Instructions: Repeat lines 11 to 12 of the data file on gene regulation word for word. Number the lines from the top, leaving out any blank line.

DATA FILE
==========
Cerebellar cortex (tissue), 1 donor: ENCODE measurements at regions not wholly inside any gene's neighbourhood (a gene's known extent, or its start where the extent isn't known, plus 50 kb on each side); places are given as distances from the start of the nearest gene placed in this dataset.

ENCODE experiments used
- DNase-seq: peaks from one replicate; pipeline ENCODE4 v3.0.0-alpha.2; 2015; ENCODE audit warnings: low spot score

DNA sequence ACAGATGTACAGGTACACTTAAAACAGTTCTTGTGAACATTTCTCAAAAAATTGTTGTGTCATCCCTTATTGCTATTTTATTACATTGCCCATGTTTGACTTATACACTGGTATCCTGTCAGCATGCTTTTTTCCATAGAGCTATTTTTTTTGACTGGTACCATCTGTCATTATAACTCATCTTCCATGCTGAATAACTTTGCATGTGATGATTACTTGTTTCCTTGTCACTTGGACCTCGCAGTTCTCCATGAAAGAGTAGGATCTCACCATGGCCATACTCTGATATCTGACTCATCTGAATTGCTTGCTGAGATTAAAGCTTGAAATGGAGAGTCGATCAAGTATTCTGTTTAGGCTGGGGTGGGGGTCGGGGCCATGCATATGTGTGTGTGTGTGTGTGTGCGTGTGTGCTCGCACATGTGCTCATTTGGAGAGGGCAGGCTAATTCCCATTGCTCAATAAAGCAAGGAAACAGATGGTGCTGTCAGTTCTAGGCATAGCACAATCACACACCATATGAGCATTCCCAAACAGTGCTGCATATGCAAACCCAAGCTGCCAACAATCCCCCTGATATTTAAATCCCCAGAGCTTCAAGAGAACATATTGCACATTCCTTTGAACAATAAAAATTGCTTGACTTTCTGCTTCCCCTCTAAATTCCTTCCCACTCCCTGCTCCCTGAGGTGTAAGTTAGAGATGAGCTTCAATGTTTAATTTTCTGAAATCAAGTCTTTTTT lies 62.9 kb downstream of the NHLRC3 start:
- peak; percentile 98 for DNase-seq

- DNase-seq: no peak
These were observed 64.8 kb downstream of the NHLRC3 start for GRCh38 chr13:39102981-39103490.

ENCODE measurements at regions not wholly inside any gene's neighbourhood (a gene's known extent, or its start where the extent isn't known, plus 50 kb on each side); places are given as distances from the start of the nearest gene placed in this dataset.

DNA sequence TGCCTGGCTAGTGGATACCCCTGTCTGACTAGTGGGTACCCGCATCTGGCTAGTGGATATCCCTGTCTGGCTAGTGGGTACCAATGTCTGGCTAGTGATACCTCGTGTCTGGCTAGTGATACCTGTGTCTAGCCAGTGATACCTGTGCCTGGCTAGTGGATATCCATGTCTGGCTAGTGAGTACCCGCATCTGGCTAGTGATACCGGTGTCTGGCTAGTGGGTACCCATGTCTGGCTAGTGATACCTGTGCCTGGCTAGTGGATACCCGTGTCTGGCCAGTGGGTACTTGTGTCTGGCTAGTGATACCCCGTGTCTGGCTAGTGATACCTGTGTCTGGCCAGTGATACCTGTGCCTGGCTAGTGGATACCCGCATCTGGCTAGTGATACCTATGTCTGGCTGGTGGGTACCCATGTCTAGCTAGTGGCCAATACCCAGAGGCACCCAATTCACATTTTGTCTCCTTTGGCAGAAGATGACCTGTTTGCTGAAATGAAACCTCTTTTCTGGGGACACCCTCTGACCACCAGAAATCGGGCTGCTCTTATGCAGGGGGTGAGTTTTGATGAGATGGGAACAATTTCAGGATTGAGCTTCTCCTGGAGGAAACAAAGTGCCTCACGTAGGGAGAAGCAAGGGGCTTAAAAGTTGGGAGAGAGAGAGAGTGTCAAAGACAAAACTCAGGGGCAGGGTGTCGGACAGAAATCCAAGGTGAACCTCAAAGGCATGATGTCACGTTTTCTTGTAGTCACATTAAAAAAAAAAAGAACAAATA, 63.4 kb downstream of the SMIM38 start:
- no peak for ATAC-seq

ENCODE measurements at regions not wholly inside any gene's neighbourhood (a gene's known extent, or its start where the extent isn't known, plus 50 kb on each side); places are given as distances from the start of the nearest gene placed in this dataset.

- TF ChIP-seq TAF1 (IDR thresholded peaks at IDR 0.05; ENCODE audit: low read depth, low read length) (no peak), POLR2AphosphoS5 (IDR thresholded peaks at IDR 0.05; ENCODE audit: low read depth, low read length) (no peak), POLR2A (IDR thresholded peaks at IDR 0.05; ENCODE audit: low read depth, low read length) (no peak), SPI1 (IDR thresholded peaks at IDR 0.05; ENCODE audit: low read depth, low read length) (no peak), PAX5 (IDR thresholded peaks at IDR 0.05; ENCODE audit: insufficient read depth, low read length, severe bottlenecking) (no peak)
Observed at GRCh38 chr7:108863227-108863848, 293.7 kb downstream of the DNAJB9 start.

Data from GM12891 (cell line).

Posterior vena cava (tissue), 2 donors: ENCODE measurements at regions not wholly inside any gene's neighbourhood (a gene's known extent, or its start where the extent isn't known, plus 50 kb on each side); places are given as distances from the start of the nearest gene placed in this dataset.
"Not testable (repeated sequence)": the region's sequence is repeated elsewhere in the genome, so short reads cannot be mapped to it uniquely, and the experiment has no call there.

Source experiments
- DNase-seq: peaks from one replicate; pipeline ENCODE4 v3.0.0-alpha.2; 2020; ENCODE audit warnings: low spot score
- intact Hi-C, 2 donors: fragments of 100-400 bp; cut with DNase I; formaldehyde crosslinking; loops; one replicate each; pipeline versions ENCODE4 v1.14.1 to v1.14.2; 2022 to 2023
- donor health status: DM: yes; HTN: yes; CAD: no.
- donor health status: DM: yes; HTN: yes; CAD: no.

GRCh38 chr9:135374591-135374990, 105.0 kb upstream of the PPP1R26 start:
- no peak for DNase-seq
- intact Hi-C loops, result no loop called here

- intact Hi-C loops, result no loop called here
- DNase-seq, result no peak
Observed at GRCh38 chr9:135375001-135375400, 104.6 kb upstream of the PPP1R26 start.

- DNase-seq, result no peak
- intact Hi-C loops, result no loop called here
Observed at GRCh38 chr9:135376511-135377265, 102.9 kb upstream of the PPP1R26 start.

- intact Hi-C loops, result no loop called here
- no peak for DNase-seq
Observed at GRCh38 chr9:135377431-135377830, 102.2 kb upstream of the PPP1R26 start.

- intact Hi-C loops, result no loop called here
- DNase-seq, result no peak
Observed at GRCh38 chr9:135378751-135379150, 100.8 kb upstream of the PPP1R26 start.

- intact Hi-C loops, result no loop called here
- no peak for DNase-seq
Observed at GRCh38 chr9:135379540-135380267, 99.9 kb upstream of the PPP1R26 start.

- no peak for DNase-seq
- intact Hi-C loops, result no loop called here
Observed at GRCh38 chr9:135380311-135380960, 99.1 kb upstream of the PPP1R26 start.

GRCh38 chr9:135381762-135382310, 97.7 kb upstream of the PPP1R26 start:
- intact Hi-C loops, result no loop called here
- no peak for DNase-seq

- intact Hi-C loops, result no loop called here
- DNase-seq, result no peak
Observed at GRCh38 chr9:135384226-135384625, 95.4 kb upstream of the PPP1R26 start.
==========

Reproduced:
ENCODE measurements at regions not wholly inside any gene's neighbourhood (a gene's known extent, or its start where the extent isn't known, plus 50 kb on each side); places are given as distances from the start of the nearest gene placed in this dataset.

- TF ChIP-seq TAF1 (IDR thresholded peaks at IDR 0.05; ENCODE audit: low read depth, low read length) (no peak), POLR2AphosphoS5 (IDR thresholded peaks at IDR 0.05; ENCODE audit: low read depth, low read length) (no peak), POLR2A (IDR thresholded peaks at IDR 0.05; ENCODE audit: low read depth, low read length) (no peak), SPI1 (IDR thresholded peaks at IDR 0.05; ENCODE audit: low read depth, low read length) (no peak), PAX5 (IDR thresholded peaks at IDR 0.05; ENCODE audit: insufficient read depth, low read length, severe bottlenecking) (no peak)